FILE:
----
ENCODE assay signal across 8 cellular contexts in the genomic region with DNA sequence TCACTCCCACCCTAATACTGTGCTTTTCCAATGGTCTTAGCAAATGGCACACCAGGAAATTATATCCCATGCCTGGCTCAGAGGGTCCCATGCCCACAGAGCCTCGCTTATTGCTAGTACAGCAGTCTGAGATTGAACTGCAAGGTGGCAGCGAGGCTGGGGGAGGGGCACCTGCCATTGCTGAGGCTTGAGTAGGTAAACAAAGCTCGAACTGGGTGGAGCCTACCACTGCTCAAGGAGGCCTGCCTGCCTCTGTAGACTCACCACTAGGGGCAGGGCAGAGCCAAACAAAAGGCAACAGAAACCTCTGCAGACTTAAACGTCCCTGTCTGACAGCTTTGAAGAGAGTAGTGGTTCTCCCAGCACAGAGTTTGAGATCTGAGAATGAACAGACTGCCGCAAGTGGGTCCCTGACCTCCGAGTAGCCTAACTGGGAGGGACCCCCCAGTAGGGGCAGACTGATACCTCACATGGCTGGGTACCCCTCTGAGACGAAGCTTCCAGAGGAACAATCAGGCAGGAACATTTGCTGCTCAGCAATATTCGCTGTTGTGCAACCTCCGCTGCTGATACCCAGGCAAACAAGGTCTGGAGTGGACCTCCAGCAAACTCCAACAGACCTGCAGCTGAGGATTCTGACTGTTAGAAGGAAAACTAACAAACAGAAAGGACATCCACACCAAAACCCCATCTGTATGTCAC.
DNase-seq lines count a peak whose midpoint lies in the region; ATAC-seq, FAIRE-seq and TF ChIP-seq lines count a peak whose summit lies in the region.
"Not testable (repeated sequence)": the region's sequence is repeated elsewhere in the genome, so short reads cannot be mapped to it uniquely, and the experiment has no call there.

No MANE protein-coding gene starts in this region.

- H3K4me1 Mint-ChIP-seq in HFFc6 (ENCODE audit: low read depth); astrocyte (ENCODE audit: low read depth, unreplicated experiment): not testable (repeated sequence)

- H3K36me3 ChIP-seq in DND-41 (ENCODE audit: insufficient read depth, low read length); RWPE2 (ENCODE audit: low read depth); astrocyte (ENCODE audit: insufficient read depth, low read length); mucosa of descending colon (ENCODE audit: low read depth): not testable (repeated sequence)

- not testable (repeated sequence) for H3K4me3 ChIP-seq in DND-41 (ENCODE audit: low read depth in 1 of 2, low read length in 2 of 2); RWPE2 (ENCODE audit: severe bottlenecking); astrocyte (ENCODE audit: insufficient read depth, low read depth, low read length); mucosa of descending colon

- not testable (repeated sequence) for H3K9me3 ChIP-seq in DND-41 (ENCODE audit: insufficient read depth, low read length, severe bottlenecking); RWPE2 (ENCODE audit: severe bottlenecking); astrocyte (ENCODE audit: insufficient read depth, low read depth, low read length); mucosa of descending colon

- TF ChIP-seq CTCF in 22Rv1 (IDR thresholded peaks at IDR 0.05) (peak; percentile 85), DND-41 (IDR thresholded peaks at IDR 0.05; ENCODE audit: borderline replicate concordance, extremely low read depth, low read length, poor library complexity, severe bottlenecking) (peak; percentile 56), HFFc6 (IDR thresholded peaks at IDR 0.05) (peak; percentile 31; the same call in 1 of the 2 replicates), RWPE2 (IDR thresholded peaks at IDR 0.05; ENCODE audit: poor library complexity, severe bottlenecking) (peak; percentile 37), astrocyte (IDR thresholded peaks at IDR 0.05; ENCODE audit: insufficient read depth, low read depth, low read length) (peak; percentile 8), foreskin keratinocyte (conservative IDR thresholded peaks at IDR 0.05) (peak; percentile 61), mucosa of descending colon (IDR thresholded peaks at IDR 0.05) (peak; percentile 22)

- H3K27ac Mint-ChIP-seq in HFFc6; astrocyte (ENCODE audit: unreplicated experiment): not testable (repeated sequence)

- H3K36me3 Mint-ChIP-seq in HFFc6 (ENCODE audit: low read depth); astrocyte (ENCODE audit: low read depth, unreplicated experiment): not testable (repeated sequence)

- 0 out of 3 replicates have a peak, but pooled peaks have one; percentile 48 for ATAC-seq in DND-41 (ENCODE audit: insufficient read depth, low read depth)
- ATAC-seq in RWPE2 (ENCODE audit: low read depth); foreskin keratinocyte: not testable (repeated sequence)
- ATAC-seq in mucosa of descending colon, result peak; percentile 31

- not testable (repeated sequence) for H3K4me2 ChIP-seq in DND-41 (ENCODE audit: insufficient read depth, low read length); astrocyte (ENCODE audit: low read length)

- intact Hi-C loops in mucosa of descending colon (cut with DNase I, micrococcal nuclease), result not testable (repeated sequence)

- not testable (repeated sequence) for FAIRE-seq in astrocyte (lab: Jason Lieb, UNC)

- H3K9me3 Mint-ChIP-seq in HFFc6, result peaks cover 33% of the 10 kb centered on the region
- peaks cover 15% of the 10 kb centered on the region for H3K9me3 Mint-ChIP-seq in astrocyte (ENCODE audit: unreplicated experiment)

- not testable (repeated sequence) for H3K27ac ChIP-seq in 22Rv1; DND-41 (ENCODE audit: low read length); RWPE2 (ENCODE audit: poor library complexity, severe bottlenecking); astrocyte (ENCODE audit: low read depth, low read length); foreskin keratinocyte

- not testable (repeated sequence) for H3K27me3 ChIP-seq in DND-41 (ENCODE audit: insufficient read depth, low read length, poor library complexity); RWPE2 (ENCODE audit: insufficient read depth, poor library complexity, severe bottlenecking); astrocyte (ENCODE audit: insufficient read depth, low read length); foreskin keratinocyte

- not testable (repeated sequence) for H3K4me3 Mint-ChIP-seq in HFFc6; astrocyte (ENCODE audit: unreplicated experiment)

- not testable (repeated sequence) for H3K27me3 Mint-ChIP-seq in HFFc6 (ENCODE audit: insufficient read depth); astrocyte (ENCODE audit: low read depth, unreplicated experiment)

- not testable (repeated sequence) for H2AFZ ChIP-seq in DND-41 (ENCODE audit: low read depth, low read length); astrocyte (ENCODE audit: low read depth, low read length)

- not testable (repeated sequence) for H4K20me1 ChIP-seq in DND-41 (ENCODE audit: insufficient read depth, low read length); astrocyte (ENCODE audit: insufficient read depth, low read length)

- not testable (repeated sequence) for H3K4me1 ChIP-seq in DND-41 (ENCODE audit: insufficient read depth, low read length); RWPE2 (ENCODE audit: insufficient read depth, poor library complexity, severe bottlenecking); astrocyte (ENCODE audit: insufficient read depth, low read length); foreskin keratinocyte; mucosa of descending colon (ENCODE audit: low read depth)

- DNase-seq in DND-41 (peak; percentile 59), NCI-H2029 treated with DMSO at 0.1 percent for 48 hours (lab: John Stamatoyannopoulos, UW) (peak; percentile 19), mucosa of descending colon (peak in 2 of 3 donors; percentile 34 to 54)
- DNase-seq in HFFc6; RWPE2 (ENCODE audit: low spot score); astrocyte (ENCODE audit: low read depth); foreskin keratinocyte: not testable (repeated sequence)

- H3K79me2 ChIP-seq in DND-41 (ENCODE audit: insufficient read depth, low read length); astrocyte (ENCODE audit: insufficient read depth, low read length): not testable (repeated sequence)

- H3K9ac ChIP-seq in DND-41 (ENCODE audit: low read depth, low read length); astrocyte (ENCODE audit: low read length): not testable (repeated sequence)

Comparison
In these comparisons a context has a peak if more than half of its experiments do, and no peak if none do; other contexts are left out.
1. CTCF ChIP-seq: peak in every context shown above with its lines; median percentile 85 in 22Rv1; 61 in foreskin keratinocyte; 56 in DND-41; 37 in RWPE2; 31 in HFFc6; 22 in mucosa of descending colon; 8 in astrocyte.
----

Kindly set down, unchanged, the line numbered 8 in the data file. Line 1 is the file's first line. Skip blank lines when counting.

- not testable (repeated sequence) for H3K9me3 ChIP-seq in DND-41 (ENCODE audit: insufficient read depth, low read length, severe bottlenecking); RWPE2 (ENCODE audit: severe bottlenecking); astrocyte (ENCODE audit: insufficient read depth, low read depth, low read length); mucosa of descending colon